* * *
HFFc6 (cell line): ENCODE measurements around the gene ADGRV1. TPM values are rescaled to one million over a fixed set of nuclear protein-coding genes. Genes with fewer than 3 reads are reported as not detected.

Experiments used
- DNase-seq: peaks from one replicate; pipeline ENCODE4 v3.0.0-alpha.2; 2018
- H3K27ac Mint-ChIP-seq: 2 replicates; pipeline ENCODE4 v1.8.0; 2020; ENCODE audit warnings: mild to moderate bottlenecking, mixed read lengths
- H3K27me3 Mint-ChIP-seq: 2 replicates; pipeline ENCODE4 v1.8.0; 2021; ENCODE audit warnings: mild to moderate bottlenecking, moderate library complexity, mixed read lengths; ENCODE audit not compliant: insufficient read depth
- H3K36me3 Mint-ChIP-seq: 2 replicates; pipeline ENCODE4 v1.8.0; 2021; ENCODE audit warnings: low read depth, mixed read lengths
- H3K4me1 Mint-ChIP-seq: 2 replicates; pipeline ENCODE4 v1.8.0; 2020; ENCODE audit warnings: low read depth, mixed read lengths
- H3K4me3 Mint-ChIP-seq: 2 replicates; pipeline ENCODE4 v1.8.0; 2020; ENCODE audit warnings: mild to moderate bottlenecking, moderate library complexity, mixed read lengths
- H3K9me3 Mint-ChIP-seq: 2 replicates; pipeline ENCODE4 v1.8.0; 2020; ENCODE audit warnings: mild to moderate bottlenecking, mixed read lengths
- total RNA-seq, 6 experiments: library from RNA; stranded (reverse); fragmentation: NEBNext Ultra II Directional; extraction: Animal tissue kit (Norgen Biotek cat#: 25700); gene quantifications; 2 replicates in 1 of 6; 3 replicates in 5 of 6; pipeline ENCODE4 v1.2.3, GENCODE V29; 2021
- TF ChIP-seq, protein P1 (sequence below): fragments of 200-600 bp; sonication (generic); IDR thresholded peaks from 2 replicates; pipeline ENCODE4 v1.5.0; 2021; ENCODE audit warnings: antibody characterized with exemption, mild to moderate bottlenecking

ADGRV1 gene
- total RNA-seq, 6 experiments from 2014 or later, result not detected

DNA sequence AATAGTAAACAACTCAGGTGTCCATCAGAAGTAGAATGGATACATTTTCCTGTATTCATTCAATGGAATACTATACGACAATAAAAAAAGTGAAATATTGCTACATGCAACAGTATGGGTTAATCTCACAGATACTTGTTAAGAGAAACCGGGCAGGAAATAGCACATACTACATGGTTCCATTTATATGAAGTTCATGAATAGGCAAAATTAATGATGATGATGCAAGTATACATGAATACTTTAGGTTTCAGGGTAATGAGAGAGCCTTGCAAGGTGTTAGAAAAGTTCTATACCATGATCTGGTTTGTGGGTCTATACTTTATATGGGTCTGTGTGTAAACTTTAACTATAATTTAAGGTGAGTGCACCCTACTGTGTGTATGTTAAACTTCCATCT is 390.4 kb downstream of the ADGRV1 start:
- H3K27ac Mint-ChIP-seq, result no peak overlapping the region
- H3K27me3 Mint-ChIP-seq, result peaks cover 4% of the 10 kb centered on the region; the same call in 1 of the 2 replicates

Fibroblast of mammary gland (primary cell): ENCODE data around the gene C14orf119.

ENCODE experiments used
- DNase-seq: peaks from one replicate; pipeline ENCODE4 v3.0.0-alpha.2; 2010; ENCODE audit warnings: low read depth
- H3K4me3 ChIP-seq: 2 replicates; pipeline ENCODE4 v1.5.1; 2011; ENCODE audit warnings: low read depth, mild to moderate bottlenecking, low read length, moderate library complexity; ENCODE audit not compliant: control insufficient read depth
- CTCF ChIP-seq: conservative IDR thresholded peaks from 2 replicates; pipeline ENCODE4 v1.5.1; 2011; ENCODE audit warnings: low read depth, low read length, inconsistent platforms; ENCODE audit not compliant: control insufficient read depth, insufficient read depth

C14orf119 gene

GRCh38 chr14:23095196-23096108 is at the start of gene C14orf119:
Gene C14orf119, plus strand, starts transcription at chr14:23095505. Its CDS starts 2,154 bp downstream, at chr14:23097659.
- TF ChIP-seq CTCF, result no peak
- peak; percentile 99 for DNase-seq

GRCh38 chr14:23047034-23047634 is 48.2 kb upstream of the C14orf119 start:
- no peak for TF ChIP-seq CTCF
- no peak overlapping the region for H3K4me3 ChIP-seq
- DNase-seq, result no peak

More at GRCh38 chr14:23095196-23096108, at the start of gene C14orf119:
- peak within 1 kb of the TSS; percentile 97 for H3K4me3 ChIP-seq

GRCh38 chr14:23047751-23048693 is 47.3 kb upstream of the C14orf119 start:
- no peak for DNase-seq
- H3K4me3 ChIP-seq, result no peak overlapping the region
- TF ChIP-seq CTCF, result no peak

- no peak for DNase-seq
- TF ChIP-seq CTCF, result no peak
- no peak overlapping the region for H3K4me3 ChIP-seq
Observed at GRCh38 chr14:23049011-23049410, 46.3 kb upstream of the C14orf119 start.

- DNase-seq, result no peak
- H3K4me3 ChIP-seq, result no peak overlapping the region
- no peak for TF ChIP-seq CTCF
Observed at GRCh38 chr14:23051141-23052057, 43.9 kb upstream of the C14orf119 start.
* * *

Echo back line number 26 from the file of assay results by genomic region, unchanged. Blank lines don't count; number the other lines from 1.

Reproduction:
- peak; percentile 99 for DNase-seq